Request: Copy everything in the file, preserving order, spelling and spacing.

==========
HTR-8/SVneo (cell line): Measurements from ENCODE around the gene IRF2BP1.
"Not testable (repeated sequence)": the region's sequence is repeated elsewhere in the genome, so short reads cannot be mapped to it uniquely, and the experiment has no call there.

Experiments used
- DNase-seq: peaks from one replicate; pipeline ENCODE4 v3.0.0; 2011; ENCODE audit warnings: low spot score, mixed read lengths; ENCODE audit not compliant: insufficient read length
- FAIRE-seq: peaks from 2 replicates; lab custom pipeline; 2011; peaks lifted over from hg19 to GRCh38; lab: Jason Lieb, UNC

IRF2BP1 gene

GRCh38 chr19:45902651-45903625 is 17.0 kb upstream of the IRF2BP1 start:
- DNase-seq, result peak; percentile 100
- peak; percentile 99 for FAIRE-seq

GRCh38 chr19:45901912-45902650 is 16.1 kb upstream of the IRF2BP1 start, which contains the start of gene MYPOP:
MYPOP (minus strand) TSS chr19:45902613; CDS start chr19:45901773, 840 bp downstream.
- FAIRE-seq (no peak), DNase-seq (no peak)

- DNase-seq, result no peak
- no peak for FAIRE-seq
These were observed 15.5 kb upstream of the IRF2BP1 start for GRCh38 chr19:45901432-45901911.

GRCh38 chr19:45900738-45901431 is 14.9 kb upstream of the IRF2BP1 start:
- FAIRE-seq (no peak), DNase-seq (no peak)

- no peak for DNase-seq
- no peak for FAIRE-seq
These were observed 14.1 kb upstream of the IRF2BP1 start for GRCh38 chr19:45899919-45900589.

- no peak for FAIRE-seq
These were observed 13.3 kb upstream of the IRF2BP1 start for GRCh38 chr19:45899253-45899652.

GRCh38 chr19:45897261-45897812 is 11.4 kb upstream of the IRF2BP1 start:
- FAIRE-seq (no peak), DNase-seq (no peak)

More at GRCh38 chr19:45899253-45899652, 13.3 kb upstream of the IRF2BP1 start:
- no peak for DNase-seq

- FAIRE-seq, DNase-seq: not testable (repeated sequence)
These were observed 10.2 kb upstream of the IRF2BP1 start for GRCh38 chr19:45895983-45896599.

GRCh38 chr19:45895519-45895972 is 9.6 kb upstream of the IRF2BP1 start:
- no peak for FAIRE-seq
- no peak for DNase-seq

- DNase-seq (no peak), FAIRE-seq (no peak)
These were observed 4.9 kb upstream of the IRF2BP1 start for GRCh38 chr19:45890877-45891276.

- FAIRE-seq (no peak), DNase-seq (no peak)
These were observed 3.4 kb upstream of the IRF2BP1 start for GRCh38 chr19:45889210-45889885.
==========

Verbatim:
HTR-8/SVneo (cell line): Measurements from ENCODE around the gene IRF2BP1.
"Not testable (repeated sequence)": the region's sequence is repeated elsewhere in the genome, so short reads cannot be mapped to it uniquely, and the experiment has no call there.

Experiments used
- DNase-seq: peaks from one replicate; pipeline ENCODE4 v3.0.0; 2011; ENCODE audit warnings: low spot score, mixed read lengths; ENCODE audit not compliant: insufficient read length
- FAIRE-seq: peaks from 2 replicates; lab custom pipeline; 2011; peaks lifted over from hg19 to GRCh38; lab: Jason Lieb, UNC

IRF2BP1 gene

GRCh38 chr19:45902651-45903625 is 17.0 kb upstream of the IRF2BP1 start:
- DNase-seq, result peak; percentile 100
- peak; percentile 99 for FAIRE-seq

GRCh38 chr19:45901912-45902650 is 16.1 kb upstream of the IRF2BP1 start, which contains the start of gene MYPOP:
MYPOP (minus strand) TSS chr19:45902613; CDS start chr19:45901773, 840 bp downstream.
- FAIRE-seq (no peak), DNase-seq (no peak)

- DNase-seq, result no peak
- no peak for FAIRE-seq
These were observed 15.5 kb upstream of the IRF2BP1 start for GRCh38 chr19:45901432-45901911.

GRCh38 chr19:45900738-45901431 is 14.9 kb upstream of the IRF2BP1 start:
- FAIRE-seq (no peak), DNase-seq (no peak)

- no peak for DNase-seq
- no peak for FAIRE-seq
These were observed 14.1 kb upstream of the IRF2BP1 start for GRCh38 chr19:45899919-45900589.

- no peak for FAIRE-seq
These were observed 13.3 kb upstream of the IRF2BP1 start for GRCh38 chr19:45899253-45899652.

GRCh38 chr19:45897261-45897812 is 11.4 kb upstream of the IRF2BP1 start:
- FAIRE-seq (no peak), DNase-seq (no peak)

More at GRCh38 chr19:45899253-45899652, 13.3 kb upstream of the IRF2BP1 start:
- no peak for DNase-seq

- FAIRE-seq, DNase-seq: not testable (repeated sequence)
These were observed 10.2 kb upstream of the IRF2BP1 start for GRCh38 chr19:45895983-45896599.

GRCh38 chr19:45895519-45895972 is 9.6 kb upstream of the IRF2BP1 start:
- no peak for FAIRE-seq
- no peak for DNase-seq

- DNase-seq (no peak), FAIRE-seq (no peak)
These were observed 4.9 kb upstream of the IRF2BP1 start for GRCh38 chr19:45890877-45891276.

- FAIRE-seq (no peak), DNase-seq (no peak)
These were observed 3.4 kb upstream of the IRF2BP1 start for GRCh38 chr19:45889210-45889885.